I turned to check behind every minute or so for the rest of the journey, even when I reached the Wetlands and turned in to negotiate a long, relentless hour of dark woods, rustling things, croaks and squawks, a golden orb web netted across my face and a rain shower requiring a stop to find my umbrella.

I kept the headlamp off the whole way home.

I was almost out of the woods, in more ways than one, when I realised it was midnight…

screenshot phone 2

..distant fireworks went off and cheers and laughter erupted from a few otherwise dormant suburban streets.

Happy New Year.

A glimpse of fireworks between some houses; a few kids ran onto the road with sparklers, giggling — they saw me, stopped giggling and ran right back inside. When I made it home at 12:20, the walking app on my phone told me this:

mmm

I was a little footsore and depressed but looking forward to a shower, soap, a clean shirt and a soft bed and a door with a lock on it.

Plus, of course, all the other good stuff 2015 had in store…

Hope your New Year’s was less exciting than mine! Have a great 2015!

~ And that’s all the Goat wrote

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29 Comments

  1. Happy New Year. Thanks for all the marvelous photos you have been sharing with us. You are such a wanderer!

  2. Kate says

    What a story! Though before I went to pick you up at JFK in Dec 2012, my brother told me you had some great stories to tell. He said it was funny that the strangest things happened to you. He told me a story about the PCT and some cow skulls or something…that might be a story for another day though. I also feel like you should mention who else slept in that Morten Island bunker with you…cause honestly I didn’t think spiders got that big. Seriously.
    As always, your pictures are fantastic and your talent for photography and story telling is amazing. Your amazing not my amazing…you know what I mean. Really amazing not everyday amazing.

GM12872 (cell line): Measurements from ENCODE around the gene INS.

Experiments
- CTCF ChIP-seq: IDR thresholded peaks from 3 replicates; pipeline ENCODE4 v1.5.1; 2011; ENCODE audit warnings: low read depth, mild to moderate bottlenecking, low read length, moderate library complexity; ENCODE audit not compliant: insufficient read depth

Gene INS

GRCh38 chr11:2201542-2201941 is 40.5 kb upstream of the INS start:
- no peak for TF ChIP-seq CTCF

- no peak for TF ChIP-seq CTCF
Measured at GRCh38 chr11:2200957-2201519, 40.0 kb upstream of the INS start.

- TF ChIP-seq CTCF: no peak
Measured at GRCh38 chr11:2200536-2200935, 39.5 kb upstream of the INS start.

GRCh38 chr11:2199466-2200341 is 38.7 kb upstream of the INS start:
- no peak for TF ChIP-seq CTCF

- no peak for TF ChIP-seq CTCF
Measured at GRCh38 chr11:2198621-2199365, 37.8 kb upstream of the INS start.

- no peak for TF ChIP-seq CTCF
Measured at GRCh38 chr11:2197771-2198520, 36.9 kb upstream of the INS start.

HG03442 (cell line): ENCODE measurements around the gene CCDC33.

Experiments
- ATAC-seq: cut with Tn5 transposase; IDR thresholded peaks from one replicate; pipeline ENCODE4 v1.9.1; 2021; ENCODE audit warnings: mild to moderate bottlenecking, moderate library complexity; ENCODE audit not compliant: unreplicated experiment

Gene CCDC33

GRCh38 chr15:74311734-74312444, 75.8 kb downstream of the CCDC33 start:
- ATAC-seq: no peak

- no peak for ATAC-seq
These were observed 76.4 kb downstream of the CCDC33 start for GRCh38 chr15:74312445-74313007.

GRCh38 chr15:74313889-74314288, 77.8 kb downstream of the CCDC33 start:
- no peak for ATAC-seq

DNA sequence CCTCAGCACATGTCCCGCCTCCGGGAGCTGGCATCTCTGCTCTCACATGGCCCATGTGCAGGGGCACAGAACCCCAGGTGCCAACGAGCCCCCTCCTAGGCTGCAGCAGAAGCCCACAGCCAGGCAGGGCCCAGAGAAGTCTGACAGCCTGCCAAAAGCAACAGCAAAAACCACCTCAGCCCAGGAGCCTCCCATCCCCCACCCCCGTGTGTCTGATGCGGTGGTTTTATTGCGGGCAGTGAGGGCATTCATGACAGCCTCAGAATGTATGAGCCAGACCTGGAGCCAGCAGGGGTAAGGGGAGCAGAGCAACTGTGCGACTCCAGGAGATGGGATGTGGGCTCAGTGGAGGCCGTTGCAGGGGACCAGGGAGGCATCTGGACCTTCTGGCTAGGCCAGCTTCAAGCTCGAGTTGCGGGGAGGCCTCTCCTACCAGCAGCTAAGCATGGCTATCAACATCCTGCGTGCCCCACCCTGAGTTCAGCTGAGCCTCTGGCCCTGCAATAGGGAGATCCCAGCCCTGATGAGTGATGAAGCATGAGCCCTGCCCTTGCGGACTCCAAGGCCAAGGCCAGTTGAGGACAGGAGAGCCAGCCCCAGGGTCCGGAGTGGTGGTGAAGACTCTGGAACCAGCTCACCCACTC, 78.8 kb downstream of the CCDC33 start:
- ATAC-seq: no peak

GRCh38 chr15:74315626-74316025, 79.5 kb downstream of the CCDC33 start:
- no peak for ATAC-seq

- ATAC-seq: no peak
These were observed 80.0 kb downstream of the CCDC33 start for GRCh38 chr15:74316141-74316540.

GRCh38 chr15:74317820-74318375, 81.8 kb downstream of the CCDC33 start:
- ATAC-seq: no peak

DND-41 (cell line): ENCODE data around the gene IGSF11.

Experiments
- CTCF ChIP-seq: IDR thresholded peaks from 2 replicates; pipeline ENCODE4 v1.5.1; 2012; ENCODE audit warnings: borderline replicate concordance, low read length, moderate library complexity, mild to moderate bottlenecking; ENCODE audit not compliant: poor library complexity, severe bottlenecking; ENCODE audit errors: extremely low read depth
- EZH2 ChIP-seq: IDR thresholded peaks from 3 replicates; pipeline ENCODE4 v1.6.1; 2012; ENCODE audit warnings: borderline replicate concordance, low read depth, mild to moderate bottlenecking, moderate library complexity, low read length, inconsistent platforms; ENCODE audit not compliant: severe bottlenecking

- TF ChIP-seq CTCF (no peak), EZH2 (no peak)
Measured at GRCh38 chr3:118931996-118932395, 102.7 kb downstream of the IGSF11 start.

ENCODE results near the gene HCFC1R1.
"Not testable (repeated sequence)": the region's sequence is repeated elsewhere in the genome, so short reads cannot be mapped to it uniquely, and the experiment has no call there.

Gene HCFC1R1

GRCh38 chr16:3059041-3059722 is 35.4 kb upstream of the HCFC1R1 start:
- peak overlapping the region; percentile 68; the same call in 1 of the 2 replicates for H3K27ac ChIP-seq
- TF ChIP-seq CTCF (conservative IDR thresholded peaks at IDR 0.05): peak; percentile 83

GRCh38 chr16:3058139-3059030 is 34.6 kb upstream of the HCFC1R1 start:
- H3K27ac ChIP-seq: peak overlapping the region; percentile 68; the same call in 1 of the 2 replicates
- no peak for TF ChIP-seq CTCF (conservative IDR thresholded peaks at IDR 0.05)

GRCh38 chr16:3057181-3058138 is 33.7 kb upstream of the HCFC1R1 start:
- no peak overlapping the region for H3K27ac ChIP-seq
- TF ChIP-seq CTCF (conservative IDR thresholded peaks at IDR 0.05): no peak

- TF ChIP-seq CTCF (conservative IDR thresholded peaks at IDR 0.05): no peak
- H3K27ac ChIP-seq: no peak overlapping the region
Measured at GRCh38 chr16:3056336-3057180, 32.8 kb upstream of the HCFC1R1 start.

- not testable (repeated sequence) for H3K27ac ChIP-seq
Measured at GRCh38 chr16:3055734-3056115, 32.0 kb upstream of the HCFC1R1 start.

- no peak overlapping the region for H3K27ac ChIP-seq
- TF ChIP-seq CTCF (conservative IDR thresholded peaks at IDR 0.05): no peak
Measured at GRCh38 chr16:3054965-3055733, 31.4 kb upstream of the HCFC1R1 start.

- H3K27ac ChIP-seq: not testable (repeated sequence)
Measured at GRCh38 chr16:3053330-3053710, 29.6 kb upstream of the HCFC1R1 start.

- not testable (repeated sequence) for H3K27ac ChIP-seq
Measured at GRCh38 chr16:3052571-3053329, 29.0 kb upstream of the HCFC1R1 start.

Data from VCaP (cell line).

• Thanks for the really amazing comment, Kate!

      Yeah, that incident with the bones — they were reasonably fresh as well, not sun-bleached, and there was a whole backbone as well as a skull, all draped over the gate with “KEEP OUT!” painted over it. You meet the best people when you travel. I should add that I was (again) a little intoxicated, and also, quite disconcertingly, utterly lost and alone on a deserted dirt road in the middle of the desert — at night.

      Still, it ended well. And I got a good story.

      That spider was the size of a goddamn frisbee. Well, it gets a little bigger every time I tell it, but I tell you it owns that bunker!

  3. Just to show it’s not only solo women wanderers that have weird encounters in strange places, here’s a guy with one. Two of my strangest: the public bus breaking down on the busy highway in the middle of the Jordanian desert, me walking with a bus full of non-english speakers, with most of the women in Hajib, to a town I didn’t know the name of. I stuck with the most conservative scarf-wearing woman and walked beside her, talking as if we were friends. She completely ignored me, but it was a good enough ruse for the walk…of course, then I got lost four more times that day due to transportation malfunctions, before ending up eating dinner with a family at their home because I was too illiterate in local custom to know that I was supposed to say no at least seven times when they asked if I wanted to eat dinner with them. Oops.

    • Yeah, I feel bad for women who travel alone in the outdoors, but inspired by those who do. I did think, “What if I was a woman in that situation?” but now having read Alex’s comment, I think I might have been better off! (Assuming I knew the truth, and I suspect he may be right about this place.)

      Cultural faux pas is my speciality! One lesson I learned during my Japanese peregrinations is my golden rule of travel there: Never assume that because a Japanese person invites you to dinner/stay the night, it means they really want you to say yes!

    • Thank you! Though I must stress, it’s a perfectly enjoyable spot to explore (if you like mangroves and wetlands as I do) — in daylight hours! Also: by not actually being there, you get the pictures without the mosquitos.

  4. Carl says

    Great post, had me anxious reading it! Funny how these potentially dangerous situations occur close to home.

    • Thanks. Yeah, I now believe I understand what happened, thanks to Alex, but it’s true I feel far safer (as a rule) in the outdoors or outright wilderness than anywhere near humans and roads. (Provided said outdoor areas don’t come with grizzlies, crocs, large cats or sharks.)

  5. Alex says

    Um, I’m not sure if you were aware of this, but you were at a gay beat and you probably freaked out a horny punter more than he freaked you out!! He was probably trying to determine whether you were up for a bit of nookie… maybe if you’d had two bottles of gin you would have had more of happy (new year’s) ending!

    • God damn it, is nowhere safe anymore?! Remind me never to participate in any online “birding” forums! “Nabbed me a nice Great Egret this evening” — yikes.